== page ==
Trump and Trumpism similarly embody the 14 common factors of fascism identified by the great writer Umberto Eco in his 1995 essay, Ur Fascism
- A cult of traditionalism.
- A rejection of modernism (cultural, rather than technological).
- A cult of action for its own sake and a distrust of intellectualism.
- A framing of disagreement or opposition as treasonous.
- A fear of difference. … Fascism is racist by definition.
- An appeal to a frustrated middle class—either due to economic or political pressures from both above and below.
- An obsession with the plots and machinations of the movement's identified enemies.
- A requirement that said enemies be simultaneously seen as omnipotent and weak, conniving and cowardly.
- A rejection of pacifism. Life is permanent warfare.
- Contempt for weakness.
- A cult of heroism.
- A selective populism, relying on chauvinist definitions of "the people" that it claims to speak for.
- A heavy usage of Newspeak—impoverished vocabulary, elementary syntax and a resistance to complex and critical reasoning.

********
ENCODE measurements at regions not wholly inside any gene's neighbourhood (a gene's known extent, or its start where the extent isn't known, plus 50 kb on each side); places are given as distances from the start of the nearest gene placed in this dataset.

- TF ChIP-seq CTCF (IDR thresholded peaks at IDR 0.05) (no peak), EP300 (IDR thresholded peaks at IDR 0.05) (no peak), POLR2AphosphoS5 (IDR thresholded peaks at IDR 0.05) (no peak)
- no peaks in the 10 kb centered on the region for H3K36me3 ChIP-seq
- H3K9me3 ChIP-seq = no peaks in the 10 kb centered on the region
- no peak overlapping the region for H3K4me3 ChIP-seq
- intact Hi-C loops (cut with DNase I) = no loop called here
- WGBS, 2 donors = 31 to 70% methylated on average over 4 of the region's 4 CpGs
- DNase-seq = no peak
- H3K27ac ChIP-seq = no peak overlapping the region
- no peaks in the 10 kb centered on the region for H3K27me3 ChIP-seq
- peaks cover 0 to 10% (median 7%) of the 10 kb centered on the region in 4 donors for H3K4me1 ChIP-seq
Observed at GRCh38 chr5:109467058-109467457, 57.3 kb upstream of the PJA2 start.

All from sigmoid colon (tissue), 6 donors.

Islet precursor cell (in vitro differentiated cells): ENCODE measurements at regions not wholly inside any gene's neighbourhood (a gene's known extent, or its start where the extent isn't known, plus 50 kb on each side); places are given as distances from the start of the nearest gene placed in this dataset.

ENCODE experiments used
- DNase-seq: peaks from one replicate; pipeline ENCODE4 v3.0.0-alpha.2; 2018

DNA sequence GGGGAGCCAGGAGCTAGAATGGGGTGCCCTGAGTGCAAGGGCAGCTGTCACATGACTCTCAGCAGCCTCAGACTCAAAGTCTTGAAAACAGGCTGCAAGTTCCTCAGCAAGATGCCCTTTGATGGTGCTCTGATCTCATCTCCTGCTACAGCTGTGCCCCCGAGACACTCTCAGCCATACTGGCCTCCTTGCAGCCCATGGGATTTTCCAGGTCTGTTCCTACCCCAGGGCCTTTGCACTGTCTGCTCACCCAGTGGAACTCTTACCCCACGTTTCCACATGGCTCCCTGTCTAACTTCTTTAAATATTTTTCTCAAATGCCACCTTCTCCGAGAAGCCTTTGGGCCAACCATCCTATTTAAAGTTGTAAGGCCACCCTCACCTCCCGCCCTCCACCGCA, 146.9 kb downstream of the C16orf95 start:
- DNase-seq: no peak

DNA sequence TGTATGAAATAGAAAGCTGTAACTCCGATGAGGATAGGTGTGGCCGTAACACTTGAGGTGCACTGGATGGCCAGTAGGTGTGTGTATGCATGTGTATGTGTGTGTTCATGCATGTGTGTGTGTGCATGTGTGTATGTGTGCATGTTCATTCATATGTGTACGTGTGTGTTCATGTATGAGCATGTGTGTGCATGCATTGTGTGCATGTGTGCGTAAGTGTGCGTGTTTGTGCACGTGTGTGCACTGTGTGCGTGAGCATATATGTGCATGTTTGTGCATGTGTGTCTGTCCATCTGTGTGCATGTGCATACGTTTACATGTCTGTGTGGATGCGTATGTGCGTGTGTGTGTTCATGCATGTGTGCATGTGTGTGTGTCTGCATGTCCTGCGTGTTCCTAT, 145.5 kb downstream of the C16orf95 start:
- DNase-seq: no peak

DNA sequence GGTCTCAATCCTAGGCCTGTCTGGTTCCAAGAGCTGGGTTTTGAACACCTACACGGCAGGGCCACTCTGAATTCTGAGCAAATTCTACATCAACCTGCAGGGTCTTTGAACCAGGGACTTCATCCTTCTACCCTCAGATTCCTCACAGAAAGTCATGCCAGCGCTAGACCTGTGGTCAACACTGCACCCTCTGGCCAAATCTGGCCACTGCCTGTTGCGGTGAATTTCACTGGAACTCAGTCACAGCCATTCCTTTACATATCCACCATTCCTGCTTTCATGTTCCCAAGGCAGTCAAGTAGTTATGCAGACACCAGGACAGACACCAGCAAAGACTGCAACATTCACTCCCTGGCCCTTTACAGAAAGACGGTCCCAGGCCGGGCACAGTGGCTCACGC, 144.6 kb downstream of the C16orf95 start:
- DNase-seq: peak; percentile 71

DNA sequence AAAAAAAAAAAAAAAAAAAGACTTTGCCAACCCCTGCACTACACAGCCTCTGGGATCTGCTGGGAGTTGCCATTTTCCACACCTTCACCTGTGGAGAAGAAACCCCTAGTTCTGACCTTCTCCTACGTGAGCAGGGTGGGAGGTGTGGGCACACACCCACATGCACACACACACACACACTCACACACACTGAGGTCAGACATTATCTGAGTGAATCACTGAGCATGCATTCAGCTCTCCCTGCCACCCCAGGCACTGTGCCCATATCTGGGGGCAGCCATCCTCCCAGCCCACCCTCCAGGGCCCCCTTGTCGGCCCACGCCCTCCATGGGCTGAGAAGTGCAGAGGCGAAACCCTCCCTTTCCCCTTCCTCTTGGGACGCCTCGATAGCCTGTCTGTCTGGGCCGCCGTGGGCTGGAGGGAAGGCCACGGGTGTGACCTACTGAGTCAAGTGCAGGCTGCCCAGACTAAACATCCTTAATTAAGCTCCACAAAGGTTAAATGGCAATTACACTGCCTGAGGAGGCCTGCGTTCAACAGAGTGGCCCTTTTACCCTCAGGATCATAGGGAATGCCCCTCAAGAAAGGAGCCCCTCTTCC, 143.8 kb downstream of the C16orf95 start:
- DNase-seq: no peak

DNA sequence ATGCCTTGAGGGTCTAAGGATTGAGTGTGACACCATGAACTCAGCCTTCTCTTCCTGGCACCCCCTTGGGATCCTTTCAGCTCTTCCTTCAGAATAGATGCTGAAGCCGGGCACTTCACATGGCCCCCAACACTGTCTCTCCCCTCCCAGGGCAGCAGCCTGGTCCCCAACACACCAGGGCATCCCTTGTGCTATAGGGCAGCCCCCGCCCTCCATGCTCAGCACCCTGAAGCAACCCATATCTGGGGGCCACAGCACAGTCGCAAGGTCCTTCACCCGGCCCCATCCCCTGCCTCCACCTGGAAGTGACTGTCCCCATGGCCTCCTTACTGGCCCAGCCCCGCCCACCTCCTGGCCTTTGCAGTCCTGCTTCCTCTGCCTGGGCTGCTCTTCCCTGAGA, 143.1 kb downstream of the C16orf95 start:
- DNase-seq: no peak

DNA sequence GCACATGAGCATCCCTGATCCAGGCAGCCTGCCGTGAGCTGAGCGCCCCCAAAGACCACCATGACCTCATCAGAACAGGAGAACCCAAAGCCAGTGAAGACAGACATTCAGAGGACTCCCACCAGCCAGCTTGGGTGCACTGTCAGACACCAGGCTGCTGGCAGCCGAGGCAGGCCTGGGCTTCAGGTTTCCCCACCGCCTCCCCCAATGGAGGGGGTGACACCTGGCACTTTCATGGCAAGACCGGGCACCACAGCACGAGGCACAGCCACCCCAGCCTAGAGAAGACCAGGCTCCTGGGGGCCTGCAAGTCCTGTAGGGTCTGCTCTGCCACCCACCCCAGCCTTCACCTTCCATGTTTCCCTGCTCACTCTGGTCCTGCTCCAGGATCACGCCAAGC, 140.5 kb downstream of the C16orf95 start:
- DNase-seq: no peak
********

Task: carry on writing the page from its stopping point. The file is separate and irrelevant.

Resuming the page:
Nor is fascism a foreign phenomenon restricted to South American banana republics or failed European states. As University of London professor Sarah Churchwell explained in a June 22, 2020 essay published in the New York Review of Books, fascism has deep roots in the United States, spanning the decades from the resurgence of the Ku Klux Klan in the 1920s to the rise of the German-American Bund in the 1930s, the ascendance of Depression-era demagogues like Huey Long, and the election of Trump in 2016.
Churchwell's article is aptly titled, "American Fascism: It Has Happened Here." In it, she offers a working definition of fascism, noting that fascist movements, both past and present in America and abroad, are united by "conspicuous features [that] are recognizably shared." These include:
"[N]ostalgia for a purer, mythic, often rural past; cults of tradition and cultural regeneration; paramilitary groups; the delegitimizing of political opponents and demonization of critics; the universalizing of some groups as authentically national, while dehumanizing all other groups; hostility to intellectualism and attacks on a free press; anti-modernism; fetishized patriarchal masculinity; and a distressed sense of victimhood and collective grievance. Fascist mythologies often incorporate a notion of cleansing, an exclusionary defense against racial or cultural contamination, and related eugenicist preferences for certain 'bloodlines' over others."
Trump's Unique Brand of American Fascism